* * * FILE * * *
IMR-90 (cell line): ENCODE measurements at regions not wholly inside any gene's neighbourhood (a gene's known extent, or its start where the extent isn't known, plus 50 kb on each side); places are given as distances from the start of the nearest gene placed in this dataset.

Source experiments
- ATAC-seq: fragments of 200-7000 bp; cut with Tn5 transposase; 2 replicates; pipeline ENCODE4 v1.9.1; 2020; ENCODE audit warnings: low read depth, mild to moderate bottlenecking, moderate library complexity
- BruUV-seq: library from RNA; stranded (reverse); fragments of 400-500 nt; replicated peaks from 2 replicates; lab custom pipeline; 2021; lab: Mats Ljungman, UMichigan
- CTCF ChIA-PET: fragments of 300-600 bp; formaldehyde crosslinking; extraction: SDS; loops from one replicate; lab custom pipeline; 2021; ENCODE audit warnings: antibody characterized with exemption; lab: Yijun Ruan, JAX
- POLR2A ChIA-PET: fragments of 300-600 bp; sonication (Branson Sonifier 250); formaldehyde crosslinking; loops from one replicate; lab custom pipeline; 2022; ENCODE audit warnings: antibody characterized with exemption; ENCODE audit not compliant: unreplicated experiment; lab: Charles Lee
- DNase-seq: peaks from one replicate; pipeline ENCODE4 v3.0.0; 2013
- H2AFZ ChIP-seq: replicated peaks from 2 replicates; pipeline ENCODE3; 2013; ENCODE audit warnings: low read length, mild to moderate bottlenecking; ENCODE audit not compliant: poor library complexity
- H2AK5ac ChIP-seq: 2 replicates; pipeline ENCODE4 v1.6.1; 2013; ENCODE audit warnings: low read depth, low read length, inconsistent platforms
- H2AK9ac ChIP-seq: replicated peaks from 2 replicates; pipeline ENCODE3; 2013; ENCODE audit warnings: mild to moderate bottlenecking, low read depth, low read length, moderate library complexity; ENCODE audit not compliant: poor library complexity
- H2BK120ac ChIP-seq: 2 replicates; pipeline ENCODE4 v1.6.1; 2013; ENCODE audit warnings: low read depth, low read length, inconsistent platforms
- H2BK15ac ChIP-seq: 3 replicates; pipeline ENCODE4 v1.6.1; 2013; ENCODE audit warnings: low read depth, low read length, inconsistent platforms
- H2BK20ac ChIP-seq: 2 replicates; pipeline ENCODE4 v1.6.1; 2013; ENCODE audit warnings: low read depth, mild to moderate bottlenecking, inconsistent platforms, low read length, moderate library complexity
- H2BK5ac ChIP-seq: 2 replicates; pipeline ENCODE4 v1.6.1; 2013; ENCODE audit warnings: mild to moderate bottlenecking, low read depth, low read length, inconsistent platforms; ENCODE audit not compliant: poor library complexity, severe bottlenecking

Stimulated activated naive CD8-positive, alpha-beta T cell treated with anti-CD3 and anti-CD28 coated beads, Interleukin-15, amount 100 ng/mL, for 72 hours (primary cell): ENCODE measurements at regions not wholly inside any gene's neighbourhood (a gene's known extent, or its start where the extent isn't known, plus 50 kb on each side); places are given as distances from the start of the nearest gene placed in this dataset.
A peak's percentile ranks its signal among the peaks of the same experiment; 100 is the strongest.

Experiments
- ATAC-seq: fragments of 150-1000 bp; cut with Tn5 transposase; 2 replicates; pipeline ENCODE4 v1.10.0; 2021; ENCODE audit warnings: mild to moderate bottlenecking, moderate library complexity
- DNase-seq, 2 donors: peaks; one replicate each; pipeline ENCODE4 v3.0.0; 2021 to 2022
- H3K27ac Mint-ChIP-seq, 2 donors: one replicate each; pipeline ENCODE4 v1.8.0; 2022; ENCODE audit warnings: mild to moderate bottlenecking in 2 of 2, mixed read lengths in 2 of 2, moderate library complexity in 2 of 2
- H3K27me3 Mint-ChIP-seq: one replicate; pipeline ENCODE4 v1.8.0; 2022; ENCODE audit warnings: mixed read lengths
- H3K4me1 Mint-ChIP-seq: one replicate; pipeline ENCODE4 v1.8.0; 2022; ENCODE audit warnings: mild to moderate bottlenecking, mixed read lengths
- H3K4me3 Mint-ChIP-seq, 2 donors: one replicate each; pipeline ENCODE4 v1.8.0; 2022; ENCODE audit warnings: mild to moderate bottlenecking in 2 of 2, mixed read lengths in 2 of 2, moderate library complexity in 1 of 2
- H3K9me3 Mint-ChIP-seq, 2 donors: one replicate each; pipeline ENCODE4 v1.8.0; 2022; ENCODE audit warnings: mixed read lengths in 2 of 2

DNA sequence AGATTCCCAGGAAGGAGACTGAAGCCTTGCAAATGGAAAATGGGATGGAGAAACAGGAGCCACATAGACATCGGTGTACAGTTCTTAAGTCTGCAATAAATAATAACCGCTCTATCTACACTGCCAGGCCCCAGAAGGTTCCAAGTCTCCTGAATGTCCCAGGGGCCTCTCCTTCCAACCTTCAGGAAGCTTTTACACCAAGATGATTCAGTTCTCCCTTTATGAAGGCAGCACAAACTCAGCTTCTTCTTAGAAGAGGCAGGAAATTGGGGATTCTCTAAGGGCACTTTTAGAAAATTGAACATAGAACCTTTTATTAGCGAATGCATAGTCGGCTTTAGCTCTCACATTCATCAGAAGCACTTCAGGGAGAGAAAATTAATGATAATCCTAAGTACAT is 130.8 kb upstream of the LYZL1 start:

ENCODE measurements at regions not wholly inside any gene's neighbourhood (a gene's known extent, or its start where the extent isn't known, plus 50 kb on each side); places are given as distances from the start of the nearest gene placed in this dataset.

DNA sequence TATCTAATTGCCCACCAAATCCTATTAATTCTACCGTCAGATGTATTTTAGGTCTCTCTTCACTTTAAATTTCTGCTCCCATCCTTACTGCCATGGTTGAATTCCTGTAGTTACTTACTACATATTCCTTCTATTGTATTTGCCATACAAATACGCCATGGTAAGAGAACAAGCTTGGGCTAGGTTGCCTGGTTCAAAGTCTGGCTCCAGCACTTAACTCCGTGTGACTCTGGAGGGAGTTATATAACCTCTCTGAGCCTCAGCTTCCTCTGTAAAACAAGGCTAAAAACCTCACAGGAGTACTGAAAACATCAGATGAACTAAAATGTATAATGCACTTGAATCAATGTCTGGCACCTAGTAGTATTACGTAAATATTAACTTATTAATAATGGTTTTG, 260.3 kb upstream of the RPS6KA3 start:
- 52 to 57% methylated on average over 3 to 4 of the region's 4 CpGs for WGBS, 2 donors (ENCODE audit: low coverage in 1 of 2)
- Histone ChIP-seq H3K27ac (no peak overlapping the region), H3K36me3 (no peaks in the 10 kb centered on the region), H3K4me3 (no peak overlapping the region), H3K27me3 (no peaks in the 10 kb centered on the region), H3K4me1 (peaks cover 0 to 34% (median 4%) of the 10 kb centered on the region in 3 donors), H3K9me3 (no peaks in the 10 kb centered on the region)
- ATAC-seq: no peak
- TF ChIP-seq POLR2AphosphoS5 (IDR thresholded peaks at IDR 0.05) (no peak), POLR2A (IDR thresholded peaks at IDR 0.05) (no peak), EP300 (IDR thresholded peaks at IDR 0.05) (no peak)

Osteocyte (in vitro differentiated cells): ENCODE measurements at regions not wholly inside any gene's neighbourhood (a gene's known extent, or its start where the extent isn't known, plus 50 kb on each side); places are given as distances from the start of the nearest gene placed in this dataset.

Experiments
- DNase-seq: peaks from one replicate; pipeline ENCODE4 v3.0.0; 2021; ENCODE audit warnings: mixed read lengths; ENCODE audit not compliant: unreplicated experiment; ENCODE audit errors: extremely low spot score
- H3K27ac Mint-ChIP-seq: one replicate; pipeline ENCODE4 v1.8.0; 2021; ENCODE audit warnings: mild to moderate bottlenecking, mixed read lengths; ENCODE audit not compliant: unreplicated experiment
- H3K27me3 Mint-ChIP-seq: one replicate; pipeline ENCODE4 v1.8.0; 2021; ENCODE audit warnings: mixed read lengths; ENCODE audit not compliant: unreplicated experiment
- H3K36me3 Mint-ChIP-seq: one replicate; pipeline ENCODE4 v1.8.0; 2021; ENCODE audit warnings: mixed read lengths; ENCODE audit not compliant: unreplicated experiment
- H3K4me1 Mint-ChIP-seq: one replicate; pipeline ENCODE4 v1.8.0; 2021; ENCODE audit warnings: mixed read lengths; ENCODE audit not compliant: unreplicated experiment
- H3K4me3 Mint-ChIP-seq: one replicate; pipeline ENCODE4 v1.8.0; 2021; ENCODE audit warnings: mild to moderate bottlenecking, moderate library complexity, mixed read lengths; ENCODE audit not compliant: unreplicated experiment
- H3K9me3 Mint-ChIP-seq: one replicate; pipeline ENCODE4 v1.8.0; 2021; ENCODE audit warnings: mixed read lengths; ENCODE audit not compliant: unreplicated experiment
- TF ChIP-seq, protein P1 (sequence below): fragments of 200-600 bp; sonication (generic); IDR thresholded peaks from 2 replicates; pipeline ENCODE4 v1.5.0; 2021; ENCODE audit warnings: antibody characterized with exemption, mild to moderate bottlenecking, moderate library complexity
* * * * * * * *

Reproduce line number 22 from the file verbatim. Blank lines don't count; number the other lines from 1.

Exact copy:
- H3K4me1 Mint-ChIP-seq: one replicate; pipeline ENCODE4 v1.8.0; 2022; ENCODE audit warnings: mild to moderate bottlenecking, mixed read lengths